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MYSTRA is one of the most exciting and dramatic historic sites that the Peloponnese can offer – a glorious, airy place, hugging a very steep, 280m foothill of Taïyetos. Winding up the lushly vegetated hillside is a remarkably intact Byzantine town that once sheltered a population of some 20,000, and through which you can now wander. Winding alleys lead through monumental gates, past medieval houses and palaces and above all into the churches, several of which yield superb if faded frescoes. The overall effect is of straying into a massive unearthing of architecture, painting and sculpture – and into a different age with a dramatically different mentality.
In 1249, Guillaume II de Villehardouin, fourth Frankish prince of the Moreas, built a castle here – one of a trio of fortresses (the others at Monemvasiá and the Máni) designed to garrison his domain. The Franks, however, were driven out of Mystra by the Byzantines in 1262, and by the mid-fourteenth century this isolated triangle of land in the southeastern Peloponnese, encompassing the old Spartan territories, became the Despotate of Mystra. This was the last province of the Greek Byzantine empire and, with Constantinople in terminal decay, its virtual capital.
During the next two centuries, Mystra was the focus of a defiant rebirth of Byzantine power before eventual subjugation by the Turks in 1460, seven years after the fall of Constantinople. Mystra remained in Turkish hands until 1687 when it was captured, briefly, by the Venetians. Decline set in with a second stage of Turkish control, from 1715 onwards, culminating in the destruction that accompanied the War of Independence, the site being evacuated after fires in 1770 and 1825. Restoration begun in the first decades of the twentieth century was interrupted by the civil war – during which it was, for a while, a battle site – and renewed in earnest in the 1950s when the last inhabitants were relocated.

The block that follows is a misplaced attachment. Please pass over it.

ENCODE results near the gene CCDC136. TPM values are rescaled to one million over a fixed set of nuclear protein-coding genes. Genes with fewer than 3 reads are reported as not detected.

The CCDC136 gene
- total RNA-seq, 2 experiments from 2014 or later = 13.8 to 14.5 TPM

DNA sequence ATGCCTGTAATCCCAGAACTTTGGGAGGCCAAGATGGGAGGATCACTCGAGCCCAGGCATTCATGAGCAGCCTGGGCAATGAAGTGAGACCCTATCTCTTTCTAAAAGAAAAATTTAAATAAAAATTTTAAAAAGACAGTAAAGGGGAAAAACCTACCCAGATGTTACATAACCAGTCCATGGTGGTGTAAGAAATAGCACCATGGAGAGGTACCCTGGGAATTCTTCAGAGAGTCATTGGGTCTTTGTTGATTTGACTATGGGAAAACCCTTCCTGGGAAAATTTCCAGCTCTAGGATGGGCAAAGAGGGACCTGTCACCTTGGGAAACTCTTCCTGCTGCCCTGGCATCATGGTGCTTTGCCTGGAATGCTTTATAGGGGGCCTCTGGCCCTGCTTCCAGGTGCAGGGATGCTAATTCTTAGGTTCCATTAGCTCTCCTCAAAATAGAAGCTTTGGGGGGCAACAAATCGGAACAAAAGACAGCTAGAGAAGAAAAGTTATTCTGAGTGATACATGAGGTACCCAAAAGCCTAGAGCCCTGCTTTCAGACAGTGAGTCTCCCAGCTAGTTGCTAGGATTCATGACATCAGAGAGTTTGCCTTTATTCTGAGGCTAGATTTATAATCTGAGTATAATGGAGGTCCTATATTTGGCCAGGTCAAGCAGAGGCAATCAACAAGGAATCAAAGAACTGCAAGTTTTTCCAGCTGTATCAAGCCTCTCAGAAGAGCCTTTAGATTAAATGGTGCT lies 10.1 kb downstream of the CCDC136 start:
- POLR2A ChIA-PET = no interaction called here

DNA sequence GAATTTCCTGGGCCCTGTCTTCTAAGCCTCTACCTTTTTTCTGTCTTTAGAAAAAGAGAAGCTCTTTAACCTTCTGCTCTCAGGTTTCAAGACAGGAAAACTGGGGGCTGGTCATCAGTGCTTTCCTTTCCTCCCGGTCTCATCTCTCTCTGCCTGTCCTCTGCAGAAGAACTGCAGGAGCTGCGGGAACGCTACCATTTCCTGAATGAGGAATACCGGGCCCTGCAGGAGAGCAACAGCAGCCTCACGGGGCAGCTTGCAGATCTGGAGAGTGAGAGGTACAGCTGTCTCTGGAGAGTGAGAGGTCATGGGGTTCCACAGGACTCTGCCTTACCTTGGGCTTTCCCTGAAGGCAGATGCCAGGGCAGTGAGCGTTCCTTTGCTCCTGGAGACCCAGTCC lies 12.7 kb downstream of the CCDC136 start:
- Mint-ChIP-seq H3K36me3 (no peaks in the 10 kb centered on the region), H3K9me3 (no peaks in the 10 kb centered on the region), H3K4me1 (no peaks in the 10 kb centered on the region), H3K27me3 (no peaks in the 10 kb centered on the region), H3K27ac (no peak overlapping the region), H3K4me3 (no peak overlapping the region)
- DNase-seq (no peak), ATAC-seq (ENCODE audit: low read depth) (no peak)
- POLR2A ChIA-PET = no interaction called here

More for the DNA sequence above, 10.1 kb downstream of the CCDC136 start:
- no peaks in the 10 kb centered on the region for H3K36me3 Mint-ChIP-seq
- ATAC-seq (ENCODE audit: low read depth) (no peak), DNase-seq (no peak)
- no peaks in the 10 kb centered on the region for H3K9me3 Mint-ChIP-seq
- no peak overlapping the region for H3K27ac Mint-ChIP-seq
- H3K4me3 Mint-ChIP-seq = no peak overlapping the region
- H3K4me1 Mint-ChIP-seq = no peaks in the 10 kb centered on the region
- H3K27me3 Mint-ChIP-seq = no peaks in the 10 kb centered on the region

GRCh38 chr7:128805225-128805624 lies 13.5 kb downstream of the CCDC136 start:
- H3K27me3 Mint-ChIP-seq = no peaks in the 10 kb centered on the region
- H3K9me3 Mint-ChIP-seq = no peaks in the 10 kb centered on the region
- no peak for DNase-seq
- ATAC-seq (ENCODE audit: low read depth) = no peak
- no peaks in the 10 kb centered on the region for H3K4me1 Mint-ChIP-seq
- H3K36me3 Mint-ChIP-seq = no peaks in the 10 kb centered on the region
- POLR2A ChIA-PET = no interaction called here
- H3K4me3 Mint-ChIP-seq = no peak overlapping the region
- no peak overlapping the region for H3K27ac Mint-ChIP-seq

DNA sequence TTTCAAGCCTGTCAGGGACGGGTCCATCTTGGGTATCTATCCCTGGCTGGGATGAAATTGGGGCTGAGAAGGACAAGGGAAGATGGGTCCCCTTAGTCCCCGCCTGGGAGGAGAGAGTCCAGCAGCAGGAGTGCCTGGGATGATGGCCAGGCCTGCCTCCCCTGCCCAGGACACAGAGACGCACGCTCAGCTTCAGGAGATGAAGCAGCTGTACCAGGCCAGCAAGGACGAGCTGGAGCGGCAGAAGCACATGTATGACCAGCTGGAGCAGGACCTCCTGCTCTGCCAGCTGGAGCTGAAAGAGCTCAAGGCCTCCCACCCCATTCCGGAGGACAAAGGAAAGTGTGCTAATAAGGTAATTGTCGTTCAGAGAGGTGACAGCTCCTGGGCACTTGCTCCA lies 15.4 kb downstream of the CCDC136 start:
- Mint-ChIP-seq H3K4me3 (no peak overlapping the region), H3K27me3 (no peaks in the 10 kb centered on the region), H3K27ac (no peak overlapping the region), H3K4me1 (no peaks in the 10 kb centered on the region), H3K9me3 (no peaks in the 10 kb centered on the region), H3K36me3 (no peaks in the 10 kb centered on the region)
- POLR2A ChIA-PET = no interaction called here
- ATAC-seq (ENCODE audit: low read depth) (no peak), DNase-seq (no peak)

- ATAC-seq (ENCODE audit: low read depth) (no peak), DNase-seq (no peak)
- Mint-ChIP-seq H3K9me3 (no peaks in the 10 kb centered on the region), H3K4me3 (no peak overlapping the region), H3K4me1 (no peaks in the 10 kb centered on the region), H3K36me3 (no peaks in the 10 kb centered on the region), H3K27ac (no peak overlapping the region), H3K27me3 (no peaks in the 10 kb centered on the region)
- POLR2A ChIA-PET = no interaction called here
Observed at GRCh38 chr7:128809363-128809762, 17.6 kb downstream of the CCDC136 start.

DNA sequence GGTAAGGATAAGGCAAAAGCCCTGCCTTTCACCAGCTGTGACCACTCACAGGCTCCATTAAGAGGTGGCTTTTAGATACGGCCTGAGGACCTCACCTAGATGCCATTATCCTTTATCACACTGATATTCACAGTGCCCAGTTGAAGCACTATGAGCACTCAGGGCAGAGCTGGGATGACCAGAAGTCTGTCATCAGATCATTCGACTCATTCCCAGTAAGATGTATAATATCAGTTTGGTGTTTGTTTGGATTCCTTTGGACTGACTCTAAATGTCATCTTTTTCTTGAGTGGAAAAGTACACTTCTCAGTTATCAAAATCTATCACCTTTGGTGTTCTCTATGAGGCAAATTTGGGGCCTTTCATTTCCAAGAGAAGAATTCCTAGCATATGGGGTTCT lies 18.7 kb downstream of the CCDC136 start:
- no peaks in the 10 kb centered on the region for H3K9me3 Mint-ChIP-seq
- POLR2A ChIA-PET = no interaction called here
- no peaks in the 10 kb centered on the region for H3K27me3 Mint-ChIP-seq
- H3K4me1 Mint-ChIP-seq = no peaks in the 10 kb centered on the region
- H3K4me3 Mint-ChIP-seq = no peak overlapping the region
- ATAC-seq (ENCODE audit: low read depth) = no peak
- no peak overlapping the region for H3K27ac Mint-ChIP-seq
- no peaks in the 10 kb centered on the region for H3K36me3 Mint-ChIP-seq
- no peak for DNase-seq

The Kástro, reached by a path direct from the upper gate, maintains the Frankish design of its original thirteenth-century construction. There is a walkway around most of the keep, with views of an intricate panorama of the town below. The castle itself was the court of Guillaume II de Villehardouin but in later years was used primarily as a citadel.
Following a course downhill from the Kástro, the first identifiable building you come to is the church of Ayía Sofía (1350). The chapel’s finest feature is its floor, made from polychrome marble. Its frescoes, notably a Pandokrátor (Christ in Majesty) and Nativity of the Virgin, have survived reasonably well, protected until recent years by coatings of whitewash applied by the Turks, who adapted the building as a mosque.
Heading down from Ayía Sofía, you have a choice of routes. The right fork winds past ruins of a Byzantine mansion, one of the oldest houses on the site, the Palatáki (“Small Palace”; 1250–1300), and Áyios Nikólaos, a large seventeenth-century building decorated with unsophisticated paintings. The left fork is more interesting, passing the fortified Náfplio Gate, which was the principal entrance to the upper town, and the vast, multistoreyed, Gothic-looking complex of the Despots’ Palace (1249–1400; closed at the time of writing, undergoing extensive rebuilding and restoration). Most prominent among its numerous rooms is a great vaulted audience hall, built at right angles to the line of the building; its ostentatious windows regally dominate the skyline, and it was once heated by eight great fireplaces. Flanking one side of a square, used by the Turks as a marketplace, are the remains of a mosque.